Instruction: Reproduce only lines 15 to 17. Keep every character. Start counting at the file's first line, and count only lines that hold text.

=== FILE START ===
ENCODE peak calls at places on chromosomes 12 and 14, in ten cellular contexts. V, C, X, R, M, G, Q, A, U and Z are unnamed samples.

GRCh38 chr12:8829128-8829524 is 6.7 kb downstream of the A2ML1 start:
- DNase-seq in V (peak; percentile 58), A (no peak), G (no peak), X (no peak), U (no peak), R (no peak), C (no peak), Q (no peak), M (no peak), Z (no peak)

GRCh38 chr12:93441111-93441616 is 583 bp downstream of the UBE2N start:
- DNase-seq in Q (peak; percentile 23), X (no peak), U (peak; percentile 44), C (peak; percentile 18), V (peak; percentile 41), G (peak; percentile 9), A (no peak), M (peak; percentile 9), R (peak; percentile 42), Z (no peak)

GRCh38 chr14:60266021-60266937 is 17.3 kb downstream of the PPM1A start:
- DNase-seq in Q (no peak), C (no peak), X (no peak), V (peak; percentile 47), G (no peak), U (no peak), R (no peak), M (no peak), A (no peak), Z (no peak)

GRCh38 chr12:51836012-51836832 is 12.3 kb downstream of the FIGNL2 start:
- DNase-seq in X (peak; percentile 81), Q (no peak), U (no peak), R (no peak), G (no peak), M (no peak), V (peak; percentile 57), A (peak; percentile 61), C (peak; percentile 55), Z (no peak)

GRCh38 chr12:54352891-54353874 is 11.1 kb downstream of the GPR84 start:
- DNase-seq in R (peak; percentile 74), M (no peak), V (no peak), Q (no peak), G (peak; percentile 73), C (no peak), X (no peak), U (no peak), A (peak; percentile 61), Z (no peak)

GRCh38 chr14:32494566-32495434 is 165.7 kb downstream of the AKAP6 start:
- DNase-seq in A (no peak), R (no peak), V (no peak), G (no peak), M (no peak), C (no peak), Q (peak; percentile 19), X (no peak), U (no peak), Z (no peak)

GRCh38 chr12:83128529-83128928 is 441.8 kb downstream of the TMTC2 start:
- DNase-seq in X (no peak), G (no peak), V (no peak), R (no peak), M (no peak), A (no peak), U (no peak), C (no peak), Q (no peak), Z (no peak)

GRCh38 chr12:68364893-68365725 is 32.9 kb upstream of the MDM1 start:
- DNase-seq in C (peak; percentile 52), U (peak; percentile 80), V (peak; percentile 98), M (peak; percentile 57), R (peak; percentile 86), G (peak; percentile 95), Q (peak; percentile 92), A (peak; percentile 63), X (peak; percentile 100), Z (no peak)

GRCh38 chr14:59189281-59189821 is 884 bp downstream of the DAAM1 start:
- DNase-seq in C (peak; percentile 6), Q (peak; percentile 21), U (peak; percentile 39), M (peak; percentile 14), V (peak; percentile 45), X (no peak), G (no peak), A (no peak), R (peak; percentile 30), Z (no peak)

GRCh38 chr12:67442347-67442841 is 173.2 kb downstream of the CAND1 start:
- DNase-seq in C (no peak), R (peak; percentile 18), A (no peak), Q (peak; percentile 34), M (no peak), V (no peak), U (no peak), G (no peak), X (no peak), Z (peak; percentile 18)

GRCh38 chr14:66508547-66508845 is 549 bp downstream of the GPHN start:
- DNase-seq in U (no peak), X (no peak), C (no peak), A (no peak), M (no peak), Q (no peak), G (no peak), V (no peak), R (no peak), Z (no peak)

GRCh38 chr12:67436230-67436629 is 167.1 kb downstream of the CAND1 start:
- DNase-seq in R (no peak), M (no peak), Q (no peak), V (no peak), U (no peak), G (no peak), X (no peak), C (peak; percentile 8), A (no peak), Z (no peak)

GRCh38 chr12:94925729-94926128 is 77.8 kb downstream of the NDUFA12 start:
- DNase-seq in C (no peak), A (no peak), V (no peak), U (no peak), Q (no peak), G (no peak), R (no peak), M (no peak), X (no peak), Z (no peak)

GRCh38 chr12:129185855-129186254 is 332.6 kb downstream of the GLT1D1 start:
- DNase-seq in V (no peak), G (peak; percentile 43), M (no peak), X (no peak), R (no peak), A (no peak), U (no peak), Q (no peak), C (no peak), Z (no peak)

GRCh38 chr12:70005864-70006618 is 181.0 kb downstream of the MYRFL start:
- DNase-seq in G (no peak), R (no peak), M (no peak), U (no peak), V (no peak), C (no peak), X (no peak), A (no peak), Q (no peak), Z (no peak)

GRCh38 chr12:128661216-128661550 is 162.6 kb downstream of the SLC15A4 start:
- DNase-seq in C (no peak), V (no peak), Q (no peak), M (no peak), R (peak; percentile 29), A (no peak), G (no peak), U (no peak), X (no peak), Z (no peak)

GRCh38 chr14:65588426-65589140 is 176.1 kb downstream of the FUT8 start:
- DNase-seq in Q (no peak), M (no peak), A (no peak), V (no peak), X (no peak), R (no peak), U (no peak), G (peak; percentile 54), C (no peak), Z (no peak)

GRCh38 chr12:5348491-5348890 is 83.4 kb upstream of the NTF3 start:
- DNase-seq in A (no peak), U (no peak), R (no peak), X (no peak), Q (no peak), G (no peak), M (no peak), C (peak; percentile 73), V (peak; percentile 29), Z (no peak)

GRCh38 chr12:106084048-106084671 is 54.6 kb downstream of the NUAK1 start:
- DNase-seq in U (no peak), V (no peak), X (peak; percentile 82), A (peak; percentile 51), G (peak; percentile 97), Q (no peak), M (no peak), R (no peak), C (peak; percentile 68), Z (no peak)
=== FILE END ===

- DNase-seq in X (no peak), G (no peak), V (no peak), R (no peak), M (no peak), A (no peak), U (no peak), C (no peak), Q (no peak), Z (no peak)

GRCh38 chr12:68364893-68365725 is 32.9 kb upstream of the MDM1 start:
- DNase-seq in C (peak; percentile 52), U (peak; percentile 80), V (peak; percentile 98), M (peak; percentile 57), R (peak; percentile 86), G (peak; percentile 95), Q (peak; percentile 92), A (peak; percentile 63), X (peak; percentile 100), Z (no peak)